EU wants code of conduct for nanotech research
The European Commission has adopted a voluntary code of conduct in the field of nanotechnology research hoping to establish some guidelines in this fast-growing but little-understood research area.
Although in many quarters still thought of as an industry out of science-fiction, nanotechnology – the manufacture of products on an atomic and molecular scale - is already very much up and running, with so-called first-generation nano innovations already on the market in such products as cosmetics, sunscreens, paints, packaging, clothing and varnishes.
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Technology has advanced well ahead of public policy, and the commission hopes to correct this with its "Code of Conduct for Responsible Nanosciences and Nanotechnologies Research".
"Knowledge gaps remain about the impact of these technologies on human health and the environment, as well as issues relating to ethics and the respect of fundamental rights," said the commission in a statement on Friday (8 February).
It is urging member states to adopt the code.
The code covers seven general principles including sustainability, precaution, inclusiveness and accountability, with the commission hoping universities, research institutes and companies, will adhere to ensure the safe development and use of nanotechnologies.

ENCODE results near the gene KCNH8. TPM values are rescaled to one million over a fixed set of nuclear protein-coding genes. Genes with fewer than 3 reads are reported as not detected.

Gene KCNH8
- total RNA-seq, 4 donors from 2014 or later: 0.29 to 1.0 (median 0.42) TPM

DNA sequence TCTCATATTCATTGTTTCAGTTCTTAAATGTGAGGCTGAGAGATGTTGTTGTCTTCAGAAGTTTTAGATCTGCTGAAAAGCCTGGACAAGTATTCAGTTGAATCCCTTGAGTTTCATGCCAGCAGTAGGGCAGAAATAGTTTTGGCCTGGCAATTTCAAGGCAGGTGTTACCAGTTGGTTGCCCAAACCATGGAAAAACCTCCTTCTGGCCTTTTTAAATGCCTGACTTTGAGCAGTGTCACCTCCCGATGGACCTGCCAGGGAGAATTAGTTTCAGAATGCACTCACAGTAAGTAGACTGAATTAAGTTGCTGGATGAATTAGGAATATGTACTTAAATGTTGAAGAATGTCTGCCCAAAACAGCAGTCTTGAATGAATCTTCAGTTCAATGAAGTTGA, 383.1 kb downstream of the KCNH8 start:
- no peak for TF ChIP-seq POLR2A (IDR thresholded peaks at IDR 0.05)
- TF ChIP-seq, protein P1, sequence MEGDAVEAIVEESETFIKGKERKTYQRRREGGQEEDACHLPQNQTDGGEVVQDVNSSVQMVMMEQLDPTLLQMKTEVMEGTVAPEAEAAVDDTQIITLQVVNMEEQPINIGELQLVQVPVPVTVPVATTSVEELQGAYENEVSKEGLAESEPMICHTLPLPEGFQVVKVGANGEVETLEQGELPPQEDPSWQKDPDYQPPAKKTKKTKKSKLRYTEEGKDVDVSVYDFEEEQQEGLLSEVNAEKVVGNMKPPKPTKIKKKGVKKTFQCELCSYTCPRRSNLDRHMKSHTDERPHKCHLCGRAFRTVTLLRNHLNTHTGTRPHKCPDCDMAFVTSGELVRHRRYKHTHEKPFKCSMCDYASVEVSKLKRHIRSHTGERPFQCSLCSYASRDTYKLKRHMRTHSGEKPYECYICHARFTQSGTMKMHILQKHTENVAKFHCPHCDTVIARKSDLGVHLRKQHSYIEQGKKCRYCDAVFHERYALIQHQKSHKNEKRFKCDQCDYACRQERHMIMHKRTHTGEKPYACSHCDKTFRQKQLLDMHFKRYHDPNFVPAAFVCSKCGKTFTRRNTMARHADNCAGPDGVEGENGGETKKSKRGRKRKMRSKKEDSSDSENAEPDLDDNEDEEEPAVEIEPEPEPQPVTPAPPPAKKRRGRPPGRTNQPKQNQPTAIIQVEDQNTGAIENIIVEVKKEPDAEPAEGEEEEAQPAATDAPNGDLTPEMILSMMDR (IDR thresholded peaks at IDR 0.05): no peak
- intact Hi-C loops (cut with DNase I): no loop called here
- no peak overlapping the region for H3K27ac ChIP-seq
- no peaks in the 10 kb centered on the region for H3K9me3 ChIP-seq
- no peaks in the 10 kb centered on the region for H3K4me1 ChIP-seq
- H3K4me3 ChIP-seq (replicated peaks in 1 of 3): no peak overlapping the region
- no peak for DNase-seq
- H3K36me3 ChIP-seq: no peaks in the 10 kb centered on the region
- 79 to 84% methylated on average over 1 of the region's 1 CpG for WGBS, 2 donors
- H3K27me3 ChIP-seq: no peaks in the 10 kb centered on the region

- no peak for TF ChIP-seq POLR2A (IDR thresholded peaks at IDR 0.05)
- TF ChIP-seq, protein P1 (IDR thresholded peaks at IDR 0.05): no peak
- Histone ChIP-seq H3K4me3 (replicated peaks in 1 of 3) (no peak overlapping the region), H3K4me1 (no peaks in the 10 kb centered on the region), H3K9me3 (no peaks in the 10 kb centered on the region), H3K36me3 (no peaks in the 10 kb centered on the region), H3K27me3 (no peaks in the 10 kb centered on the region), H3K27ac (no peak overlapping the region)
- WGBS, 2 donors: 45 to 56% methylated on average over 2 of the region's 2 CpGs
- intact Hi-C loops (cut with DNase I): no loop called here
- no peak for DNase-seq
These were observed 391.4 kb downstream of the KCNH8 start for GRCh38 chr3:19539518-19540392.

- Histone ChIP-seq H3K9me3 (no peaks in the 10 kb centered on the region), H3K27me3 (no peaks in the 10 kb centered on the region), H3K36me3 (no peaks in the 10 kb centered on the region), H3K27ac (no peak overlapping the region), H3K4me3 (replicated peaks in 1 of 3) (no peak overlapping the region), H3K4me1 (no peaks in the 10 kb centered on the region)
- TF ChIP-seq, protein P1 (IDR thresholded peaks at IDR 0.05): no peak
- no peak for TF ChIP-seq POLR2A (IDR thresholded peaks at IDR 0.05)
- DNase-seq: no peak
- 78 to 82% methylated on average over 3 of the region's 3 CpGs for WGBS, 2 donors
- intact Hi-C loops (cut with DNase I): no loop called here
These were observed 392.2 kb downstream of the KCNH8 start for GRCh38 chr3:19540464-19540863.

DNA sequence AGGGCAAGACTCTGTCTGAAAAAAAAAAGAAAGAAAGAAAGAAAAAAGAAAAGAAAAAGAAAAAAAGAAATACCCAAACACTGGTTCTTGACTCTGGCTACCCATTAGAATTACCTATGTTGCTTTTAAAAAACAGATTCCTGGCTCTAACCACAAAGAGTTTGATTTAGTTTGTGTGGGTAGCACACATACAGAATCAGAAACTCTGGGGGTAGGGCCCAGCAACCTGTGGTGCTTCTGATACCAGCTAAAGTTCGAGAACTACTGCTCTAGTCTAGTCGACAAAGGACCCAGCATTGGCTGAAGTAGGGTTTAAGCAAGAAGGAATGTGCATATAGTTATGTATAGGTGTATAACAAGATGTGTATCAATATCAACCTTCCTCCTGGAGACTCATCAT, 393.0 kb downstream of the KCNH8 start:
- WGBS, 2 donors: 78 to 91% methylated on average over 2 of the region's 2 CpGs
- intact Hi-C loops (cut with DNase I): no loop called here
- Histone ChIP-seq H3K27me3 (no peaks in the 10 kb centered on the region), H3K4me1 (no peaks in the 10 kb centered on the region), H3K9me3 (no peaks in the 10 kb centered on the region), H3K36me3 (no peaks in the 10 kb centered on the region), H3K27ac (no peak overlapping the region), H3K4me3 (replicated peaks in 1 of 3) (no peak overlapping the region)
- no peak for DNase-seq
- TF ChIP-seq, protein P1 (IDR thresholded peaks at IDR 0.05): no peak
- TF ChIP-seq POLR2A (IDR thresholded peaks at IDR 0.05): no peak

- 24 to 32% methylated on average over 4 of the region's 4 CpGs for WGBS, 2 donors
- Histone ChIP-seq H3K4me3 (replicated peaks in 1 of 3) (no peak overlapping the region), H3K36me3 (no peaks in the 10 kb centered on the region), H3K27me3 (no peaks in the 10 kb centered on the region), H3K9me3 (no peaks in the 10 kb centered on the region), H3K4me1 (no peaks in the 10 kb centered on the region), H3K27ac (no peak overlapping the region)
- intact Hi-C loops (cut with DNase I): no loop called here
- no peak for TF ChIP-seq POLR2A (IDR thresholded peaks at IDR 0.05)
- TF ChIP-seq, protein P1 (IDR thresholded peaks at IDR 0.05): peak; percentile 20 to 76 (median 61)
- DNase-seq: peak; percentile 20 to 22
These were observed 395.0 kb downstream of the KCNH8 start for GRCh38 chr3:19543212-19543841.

"Nanotechnologies and nanosciences could very well be the next revolution in enabling technologies," said EU research commissioner Janez Potočnik.
"The code of conduct is a tool ... that will make it very simple to address the legitimate concerns that can arise regarding nanotechnologies," he added.
The code requests that nano research activities be comprehensible to the public, performed in a transparent manner, accountable, safe and sustainable and not threatening to the environment.
The code also requests that such research be conducted in accordance with the precautionary principle. This says that when there is the possibility that nanotechnology applications may harm human health or the environment, precautionary measures should be taken - even if some cause and effect relationships are not yet fully established scientifically.
Because of the technology's potential effects on the environment, green groups have in recent years begun campaigns calling for greater transparency in the research process and an adherence to this principle.
Environmentalists largely welcomed Friday's announcement.
"We do like a lot of the ideas that are in the code of conduct," said Aleksandra Kordecka, a campaigner with Friends of the Earth Europe, "but it really doesn't go far enough, as it's only a voluntary code. It needs to be mandatory."
Ms Kordecka also argues that nano research should be directed more toward applications that are of genuine benefit to everyone, such as nanotechnologies that can neutralise pollution or help with the battle against climate change, rather than "unnecessary" but profitable commercial applications.
"Do we really need research into socks that don't stink?" she said, referring to one potential commercial nano innovation.